A Journey to Rinjani: Day FiveMonday, August 06, 2012
For me, the last day of traveling often means going to gift shops to buy souvenirs or tasting local foods. Since there were only few hours remained for us to stay in Lombok, we could only spend the last day on the beach.
Walking to the beach in the morning, we stopped by at a food stall to have a short breakfast. Finally, I found another kind of breakfast beside pancake. It was Nasi Kuning, yellow rice, naturally colored with turmeric leaves while it was cooked. If it was served with mince and fried egg in Jakarta or Bandung, there it was with fried grated coconut. The taste was great. I was glad I got my appetite back after losing it in the mountain on the other day.
The beach was gorgeous, especially with not much tourists around at that time. The place we came happened to be some sort of traditional port of local fishermen. What I found that morning was a group of people running toward every boat that came from the sea. They pulled the boat to the shore. Each of them was rewarded with a fish for every favor they did to a fisherman.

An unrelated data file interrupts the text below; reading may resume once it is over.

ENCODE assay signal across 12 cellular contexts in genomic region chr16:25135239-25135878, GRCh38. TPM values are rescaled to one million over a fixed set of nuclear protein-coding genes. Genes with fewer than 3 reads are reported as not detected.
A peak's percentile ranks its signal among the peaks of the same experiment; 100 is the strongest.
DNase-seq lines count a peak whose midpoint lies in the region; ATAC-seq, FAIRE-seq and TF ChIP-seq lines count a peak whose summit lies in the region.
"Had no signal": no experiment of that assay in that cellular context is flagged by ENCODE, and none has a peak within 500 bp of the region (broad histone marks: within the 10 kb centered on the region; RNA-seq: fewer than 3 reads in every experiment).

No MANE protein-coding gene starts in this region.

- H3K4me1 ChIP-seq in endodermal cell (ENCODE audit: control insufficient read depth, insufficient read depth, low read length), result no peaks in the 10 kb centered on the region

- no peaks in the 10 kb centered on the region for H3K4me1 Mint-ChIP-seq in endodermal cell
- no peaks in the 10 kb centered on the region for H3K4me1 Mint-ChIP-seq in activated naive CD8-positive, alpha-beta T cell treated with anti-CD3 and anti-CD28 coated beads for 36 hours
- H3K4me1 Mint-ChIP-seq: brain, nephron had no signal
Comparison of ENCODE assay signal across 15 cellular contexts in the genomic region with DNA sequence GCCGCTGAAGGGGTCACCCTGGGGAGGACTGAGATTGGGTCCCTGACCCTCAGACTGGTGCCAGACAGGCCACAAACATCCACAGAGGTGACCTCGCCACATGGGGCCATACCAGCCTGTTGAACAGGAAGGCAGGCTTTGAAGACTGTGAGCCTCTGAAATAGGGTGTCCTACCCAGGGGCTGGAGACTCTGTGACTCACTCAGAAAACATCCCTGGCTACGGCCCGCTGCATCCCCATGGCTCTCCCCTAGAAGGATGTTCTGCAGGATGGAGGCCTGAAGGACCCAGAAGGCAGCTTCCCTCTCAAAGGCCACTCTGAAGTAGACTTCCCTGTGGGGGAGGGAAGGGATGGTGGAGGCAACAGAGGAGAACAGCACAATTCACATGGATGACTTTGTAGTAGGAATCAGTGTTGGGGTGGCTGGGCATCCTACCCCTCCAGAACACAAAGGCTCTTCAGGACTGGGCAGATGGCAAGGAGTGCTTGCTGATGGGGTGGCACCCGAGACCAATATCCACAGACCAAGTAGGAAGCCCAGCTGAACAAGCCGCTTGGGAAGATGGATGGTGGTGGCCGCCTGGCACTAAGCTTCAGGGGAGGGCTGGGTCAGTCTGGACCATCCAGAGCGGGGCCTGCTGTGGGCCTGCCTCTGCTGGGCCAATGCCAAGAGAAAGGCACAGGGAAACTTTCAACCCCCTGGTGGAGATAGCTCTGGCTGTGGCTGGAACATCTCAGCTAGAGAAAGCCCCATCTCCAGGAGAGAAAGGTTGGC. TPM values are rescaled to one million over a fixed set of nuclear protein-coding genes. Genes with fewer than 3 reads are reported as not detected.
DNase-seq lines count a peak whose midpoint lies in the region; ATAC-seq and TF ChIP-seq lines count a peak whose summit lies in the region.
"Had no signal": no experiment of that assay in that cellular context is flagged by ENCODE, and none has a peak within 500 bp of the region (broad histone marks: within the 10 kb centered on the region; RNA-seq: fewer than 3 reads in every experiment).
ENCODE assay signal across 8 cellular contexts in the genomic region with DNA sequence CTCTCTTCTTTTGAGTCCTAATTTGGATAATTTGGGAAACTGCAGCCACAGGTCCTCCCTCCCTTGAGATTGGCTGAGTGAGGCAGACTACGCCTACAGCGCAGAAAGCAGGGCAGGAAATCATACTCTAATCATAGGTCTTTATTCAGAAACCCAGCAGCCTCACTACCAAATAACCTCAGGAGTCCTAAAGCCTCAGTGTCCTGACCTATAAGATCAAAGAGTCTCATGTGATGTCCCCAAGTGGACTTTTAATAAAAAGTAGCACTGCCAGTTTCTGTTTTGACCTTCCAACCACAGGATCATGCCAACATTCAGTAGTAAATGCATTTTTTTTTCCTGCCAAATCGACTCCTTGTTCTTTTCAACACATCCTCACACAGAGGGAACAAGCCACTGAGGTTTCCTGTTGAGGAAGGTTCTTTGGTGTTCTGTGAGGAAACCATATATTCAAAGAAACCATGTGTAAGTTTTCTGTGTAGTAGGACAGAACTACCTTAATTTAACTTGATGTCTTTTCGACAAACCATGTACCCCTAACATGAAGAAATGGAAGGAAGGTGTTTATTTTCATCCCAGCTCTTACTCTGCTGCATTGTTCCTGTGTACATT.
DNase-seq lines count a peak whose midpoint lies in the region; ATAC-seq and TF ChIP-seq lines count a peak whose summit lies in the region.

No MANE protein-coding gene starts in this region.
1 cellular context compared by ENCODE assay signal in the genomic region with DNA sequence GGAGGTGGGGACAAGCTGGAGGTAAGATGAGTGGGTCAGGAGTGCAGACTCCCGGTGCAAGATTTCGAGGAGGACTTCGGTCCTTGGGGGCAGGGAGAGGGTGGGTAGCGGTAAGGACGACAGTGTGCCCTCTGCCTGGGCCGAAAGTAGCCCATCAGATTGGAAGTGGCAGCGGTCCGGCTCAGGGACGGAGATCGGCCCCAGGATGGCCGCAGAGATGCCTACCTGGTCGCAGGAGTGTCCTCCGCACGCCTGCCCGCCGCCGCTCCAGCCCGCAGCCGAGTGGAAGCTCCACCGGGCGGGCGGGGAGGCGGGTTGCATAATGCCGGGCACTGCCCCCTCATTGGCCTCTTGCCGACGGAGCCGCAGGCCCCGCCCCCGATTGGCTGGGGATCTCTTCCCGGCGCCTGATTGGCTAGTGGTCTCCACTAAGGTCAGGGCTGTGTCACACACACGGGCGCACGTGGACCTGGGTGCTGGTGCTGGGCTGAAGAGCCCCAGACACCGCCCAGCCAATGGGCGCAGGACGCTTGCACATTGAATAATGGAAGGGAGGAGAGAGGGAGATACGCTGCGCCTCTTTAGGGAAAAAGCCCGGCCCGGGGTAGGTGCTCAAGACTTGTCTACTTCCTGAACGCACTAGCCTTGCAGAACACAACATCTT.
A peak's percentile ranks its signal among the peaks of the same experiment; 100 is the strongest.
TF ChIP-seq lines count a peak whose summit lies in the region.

We took the different route to return to the guest house and that was way farther than the first one we had taken to the beach that morning. As a result, we had to ride the local transportation. I didn’t know what it was called in Lombok, but it reminded me so much of the one I rode in Pangalengan, a small mountainous town in West Java.
Within minutes, we checked out from the guest house, quick shopped for souvenirs and then got on board to the shuttle bus that would take us to the airport at Praya. On the way to the airport, I took several shots of Mataram from the bus.
After having a very quick lunch of fried rice at the airport, we got on board, ready to leave Lombok for Jakarta. As a farewell, a grasshopper perched on the window, as if it had wanted to say goodbye. At 12:42, the plane took off and within few seconds after that, I looked through the window the peak of Rinjani, covered with clouds.
“That’s the peak, isn’t it?” I asked Gilang to convince myself.
“Yes it is,” he replied. “And we have been there.”